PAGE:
Dana Hall School
|Dana Hall School|
|45 Dana Road
Wellesley, MA 02181
|Head of school||Caroline Erisman|
|Campus size||52 acres (210,000 m2)|
|Color(s)||Blue and white|
|Athletics conference||Eastern Independent League|
|Rival||Newton Country Day School|
Henry F. Durant founded Wellesley College and soon discovered that many of his students needed further preparation before entering college. To address this need, Charles P. Dana, a Wellesley businessman, gave Durant a building to use for housing students in a new preparatory school; this served as the first site for Dana Hall School.
Julia and Sarah Eastman, hired from Wellesley College by Henry Durant to run this new school, began classes at Dana Hall School on September 8, 1881. The founders believed in the equality of women and their right to be educated. Durant and the Eastmans avoided unnecessary rules, stressed individual development and offered a full program of liberal arts education for young women.
The Eastman sisters retired in 1899. The school was then bought by Helen Temple Cooke, whose energy and brilliant mind were dominant forces in the school until her death in 1955. During Miss Cooke's tenure, Tenacre, Dana Junior, Dana Hall, and Pine Manor Junior College were added to form the Dana Hall Schools.
Pine Manor became independent of Dana Hall in 1962, as did Tenacre in 1971. When Pine Manor relocated to Chestnut Hill, Dana Hall moved down Grove Street to the adjoining Pine Manor campus, adding new dormitories, a new dining center and a new gymnasium. The lower grades (seventh and eighth) formed the current Dana Hall Middle School, and the grade nine became a part of the Upper School. The sixth grade was added to the Middle School in 1984.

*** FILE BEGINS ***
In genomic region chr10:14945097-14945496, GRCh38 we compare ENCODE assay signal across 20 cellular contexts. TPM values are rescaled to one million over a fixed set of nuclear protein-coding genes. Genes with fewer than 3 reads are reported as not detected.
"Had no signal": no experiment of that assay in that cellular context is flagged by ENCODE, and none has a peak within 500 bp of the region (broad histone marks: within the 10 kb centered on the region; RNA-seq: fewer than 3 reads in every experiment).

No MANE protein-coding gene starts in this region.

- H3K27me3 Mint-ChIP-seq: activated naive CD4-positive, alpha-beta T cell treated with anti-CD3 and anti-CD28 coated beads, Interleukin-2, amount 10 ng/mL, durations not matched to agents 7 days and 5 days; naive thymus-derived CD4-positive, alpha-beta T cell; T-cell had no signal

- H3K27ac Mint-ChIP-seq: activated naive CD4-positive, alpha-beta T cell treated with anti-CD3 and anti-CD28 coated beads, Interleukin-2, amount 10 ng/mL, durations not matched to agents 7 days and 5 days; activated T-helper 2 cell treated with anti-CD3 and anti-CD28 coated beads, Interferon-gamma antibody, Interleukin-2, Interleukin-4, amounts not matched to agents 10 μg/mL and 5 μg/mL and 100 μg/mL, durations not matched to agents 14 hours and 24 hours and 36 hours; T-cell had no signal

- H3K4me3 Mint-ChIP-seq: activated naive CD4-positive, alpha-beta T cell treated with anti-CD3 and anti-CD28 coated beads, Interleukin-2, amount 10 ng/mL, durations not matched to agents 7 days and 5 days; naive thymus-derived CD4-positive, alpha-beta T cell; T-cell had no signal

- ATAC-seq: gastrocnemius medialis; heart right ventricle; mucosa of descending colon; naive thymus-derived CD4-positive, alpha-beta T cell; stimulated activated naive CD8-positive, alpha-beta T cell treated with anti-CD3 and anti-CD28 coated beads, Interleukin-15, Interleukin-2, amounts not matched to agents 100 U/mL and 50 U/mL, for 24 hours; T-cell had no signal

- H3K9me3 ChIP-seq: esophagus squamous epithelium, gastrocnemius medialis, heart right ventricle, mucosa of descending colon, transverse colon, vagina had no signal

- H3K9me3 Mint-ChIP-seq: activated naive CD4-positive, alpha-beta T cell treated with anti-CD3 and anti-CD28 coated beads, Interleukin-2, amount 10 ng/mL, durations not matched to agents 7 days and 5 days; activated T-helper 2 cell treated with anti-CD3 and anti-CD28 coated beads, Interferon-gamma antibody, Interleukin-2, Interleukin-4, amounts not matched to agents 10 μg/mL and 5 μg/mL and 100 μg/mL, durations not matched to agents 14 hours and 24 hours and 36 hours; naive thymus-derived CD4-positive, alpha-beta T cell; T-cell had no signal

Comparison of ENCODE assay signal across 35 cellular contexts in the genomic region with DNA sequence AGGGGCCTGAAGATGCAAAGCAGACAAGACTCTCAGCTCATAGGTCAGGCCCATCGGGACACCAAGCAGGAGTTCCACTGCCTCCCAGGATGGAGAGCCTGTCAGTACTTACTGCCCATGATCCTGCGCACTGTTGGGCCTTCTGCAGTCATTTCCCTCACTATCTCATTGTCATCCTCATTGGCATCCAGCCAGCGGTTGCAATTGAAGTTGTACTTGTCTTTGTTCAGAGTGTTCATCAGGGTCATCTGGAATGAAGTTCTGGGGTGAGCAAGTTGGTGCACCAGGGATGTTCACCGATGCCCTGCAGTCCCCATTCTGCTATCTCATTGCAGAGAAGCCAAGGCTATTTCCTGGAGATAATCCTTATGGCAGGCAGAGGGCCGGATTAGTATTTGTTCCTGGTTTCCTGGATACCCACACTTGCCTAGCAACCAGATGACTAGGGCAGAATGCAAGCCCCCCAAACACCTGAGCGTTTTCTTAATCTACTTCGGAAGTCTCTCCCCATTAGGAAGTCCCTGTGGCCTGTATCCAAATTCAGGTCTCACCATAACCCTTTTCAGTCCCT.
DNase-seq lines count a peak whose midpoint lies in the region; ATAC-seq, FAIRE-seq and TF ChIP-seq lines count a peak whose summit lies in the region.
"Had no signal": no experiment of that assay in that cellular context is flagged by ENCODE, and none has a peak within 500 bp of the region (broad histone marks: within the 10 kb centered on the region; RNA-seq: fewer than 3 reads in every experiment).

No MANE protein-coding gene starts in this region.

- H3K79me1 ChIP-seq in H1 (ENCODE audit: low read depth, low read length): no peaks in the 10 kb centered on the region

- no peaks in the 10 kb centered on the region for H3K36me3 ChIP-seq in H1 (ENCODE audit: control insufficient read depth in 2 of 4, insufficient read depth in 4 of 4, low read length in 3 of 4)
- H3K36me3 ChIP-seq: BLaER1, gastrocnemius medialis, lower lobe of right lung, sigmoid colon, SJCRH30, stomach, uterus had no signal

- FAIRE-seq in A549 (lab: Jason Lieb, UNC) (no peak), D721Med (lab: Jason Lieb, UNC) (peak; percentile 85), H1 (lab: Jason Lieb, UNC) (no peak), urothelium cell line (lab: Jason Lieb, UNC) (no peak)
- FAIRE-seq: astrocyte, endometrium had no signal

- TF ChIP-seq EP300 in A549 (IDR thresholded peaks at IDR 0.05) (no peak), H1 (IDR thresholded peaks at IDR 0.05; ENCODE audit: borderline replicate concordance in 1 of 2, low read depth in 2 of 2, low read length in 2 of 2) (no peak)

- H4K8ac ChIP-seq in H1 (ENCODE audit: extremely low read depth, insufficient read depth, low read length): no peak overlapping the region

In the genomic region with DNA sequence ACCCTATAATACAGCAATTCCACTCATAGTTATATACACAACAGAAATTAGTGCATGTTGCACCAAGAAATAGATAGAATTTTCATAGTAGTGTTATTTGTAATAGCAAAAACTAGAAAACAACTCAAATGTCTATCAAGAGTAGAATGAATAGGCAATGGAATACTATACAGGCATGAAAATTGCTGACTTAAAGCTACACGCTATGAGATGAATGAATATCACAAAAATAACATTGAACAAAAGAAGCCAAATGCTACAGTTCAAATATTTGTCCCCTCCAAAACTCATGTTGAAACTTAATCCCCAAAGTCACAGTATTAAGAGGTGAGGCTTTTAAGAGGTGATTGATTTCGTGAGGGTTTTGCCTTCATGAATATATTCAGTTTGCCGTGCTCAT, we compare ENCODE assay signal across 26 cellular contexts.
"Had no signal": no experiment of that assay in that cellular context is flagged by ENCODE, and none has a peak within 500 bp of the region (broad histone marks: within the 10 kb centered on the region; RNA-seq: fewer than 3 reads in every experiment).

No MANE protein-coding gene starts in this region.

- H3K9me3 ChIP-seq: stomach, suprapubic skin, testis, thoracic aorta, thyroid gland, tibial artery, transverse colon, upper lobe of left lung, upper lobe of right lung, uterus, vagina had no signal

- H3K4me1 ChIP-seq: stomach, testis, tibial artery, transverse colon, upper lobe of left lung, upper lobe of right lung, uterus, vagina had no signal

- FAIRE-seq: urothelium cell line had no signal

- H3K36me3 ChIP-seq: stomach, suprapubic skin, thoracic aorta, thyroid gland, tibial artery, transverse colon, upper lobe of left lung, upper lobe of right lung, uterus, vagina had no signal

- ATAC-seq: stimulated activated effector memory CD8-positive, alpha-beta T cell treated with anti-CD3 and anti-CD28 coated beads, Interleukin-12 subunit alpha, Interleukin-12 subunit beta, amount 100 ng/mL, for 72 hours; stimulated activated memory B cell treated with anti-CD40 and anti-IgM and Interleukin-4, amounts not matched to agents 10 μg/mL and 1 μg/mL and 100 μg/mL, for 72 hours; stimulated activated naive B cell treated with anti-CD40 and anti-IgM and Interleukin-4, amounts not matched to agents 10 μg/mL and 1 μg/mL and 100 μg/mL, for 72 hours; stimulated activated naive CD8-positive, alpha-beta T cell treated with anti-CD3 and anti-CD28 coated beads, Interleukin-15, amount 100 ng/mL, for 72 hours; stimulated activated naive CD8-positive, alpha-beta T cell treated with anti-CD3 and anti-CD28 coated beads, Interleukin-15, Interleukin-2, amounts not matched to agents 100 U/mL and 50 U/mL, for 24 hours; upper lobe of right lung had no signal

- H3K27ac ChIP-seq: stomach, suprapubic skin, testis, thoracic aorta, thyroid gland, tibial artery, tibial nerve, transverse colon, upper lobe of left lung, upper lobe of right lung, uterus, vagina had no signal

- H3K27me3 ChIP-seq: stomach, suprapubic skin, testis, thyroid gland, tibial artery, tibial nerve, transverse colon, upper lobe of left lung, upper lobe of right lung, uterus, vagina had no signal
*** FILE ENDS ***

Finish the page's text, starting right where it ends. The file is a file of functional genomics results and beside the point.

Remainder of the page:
Dana Hall School's commitment to excellence in education has been reinforced by a succession of exceptional women leaders. Alnah J. Johnston, (1938–1962), Edith B. Phelps (1963–1973), Dr. Patricia A. Wertheimer (1973–1981), and Dr. Barbara S. Powell (1981–1983). Dorothy O. Farmer served as acting head in 1962-1963, as did Ann E. Bekebrede for the academic year 1983-1984. Elaine W. Betts became the eighth headmistress of Dana Hall School in 1984. In 1993, Blair H. Jenkins became the ninth head of school, sharing leadership with Elaine Betts until her retirement in 1995. Jenkins retired at the end of 2008, and in the fall of the 2008-09 school year Caroline K. Erisman became the 10th Head of Dana Hall School.
English The English curriculum engenders excellence by teaching students to be sensitive and responsive readers, confident and articulate writers, logical thinkers, and effective speakers. Students learn literary analysis and interpretation through instruction, class discussions, and composition. Opportunities for creative expression emerge from responses to literature as well as from personal experience. Writing is viewed as a tool to construct meaning as well as to communicate understanding. Students write frequently. All students are required to take a one-credit course in English each year.